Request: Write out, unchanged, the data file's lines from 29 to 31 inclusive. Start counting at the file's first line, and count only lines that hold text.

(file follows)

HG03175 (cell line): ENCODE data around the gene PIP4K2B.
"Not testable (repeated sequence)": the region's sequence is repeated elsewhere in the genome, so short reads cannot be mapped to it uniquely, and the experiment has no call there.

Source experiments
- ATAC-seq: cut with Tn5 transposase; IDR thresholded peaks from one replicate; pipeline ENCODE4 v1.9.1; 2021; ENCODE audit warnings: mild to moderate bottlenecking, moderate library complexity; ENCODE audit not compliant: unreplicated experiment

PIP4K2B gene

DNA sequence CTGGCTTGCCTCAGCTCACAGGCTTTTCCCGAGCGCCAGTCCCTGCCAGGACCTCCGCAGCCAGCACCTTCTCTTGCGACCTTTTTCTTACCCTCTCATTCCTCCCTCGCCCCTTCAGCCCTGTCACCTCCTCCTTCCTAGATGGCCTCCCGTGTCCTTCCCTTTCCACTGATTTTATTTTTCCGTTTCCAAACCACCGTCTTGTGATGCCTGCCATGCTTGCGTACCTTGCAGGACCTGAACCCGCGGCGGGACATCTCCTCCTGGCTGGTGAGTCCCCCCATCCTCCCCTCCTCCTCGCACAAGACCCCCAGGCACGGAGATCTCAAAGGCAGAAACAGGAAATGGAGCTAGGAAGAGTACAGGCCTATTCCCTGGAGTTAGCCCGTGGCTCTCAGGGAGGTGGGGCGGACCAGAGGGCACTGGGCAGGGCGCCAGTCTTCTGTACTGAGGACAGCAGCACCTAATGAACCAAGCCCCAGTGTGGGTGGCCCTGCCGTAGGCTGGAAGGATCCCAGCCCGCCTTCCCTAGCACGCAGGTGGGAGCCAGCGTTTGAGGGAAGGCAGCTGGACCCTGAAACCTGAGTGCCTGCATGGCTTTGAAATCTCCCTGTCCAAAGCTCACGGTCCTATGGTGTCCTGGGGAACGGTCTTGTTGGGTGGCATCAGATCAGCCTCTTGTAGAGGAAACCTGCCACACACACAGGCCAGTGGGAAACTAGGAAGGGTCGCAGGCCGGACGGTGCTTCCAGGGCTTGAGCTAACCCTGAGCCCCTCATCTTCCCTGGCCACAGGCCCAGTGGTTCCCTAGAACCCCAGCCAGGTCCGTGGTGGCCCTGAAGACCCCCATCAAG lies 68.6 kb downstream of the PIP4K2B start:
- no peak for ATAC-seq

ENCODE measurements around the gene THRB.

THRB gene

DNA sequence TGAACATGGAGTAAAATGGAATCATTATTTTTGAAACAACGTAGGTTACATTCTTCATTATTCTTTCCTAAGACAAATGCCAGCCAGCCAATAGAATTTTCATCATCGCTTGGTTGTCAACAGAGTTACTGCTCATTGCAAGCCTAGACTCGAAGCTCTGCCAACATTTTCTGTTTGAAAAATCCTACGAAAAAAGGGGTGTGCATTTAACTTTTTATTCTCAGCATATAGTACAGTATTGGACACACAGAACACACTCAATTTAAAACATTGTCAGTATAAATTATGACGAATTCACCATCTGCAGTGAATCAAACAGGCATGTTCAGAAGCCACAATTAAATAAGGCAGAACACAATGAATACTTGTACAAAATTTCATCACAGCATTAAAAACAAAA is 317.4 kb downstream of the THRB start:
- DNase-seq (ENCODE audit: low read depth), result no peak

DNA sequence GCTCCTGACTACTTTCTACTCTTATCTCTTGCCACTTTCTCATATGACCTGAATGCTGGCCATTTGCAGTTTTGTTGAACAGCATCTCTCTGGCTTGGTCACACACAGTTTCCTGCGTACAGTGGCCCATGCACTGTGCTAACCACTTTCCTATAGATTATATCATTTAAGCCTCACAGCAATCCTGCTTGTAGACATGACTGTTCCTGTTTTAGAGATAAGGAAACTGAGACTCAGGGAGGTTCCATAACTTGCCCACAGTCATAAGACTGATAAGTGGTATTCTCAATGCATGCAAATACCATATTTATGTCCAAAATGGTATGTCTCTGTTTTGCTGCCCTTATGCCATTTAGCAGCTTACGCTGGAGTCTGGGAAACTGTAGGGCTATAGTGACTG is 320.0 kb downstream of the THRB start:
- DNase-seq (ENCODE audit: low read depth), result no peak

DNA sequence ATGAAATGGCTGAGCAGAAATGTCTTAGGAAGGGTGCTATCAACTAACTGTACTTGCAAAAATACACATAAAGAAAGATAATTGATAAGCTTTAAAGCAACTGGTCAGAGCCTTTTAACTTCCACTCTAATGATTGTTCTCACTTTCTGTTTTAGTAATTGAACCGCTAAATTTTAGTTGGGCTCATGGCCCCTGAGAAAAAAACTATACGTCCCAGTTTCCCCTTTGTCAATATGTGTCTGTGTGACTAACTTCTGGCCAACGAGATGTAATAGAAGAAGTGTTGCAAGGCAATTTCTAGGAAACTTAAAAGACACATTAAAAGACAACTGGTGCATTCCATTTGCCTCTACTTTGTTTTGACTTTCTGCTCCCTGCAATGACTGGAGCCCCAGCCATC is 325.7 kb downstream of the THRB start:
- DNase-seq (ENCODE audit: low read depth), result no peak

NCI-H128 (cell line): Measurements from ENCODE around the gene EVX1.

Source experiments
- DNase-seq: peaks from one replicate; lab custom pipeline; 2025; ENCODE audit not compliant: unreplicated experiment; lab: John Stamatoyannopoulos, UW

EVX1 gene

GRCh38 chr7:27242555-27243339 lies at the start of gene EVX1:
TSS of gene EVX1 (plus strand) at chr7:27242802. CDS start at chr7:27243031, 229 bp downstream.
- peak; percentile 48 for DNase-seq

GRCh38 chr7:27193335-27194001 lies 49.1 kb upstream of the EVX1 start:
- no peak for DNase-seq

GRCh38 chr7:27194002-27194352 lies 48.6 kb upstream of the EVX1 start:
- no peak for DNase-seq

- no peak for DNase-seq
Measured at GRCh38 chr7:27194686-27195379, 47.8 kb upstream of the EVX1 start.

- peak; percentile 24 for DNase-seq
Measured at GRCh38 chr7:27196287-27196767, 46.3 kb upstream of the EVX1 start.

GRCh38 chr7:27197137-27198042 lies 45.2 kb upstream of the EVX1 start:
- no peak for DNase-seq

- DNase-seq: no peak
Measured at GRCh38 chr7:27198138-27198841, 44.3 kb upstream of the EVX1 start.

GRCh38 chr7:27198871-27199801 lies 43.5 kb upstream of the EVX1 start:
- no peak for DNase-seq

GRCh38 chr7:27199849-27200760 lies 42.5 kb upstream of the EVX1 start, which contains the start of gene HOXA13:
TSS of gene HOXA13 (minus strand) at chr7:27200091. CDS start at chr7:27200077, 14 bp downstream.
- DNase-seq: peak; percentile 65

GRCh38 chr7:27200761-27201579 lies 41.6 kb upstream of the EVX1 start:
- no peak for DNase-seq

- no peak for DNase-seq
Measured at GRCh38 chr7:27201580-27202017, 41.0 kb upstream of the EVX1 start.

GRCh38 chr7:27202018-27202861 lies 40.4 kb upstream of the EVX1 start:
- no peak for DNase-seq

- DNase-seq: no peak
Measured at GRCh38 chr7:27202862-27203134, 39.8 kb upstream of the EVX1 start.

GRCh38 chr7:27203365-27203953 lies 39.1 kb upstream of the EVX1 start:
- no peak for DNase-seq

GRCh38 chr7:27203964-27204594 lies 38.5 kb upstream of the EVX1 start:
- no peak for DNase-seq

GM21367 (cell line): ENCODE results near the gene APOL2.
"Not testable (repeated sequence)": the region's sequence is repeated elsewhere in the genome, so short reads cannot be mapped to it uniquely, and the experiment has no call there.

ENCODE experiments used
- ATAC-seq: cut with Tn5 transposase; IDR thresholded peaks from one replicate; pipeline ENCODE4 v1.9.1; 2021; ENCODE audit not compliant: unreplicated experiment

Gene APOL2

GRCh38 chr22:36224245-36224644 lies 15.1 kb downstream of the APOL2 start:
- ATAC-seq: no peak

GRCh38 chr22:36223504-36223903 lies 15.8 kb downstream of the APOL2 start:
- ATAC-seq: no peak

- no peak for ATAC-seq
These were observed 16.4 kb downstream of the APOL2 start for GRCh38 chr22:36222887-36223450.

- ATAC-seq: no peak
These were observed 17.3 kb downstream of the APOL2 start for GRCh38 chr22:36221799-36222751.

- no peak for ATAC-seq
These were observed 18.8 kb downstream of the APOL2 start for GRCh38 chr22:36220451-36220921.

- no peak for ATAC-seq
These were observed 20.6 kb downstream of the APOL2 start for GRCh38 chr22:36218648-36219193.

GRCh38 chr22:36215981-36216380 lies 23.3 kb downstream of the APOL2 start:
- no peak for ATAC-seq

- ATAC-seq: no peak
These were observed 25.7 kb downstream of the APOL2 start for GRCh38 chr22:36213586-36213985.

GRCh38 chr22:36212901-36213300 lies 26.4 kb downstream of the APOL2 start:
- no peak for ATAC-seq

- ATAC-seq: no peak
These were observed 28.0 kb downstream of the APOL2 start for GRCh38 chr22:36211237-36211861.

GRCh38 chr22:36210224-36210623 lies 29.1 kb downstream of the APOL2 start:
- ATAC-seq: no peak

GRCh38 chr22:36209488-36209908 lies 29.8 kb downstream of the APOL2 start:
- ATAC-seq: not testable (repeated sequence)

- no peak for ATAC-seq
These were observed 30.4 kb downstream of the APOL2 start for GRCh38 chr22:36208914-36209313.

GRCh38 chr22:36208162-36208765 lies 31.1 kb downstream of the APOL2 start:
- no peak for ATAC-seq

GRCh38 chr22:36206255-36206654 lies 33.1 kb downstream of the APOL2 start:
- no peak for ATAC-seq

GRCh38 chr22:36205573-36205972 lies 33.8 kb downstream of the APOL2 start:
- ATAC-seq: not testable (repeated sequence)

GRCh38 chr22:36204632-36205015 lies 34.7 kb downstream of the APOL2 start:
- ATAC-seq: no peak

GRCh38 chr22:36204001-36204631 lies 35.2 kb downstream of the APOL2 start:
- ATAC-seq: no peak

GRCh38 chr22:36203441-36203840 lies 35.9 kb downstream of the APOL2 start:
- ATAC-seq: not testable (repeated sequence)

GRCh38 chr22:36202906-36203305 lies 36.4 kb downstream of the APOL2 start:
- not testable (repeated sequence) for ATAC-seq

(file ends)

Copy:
- peak; percentile 24 for DNase-seq
Measured at GRCh38 chr7:27196287-27196767, 46.3 kb upstream of the EVX1 start.

GRCh38 chr7:27197137-27198042 lies 45.2 kb upstream of the EVX1 start: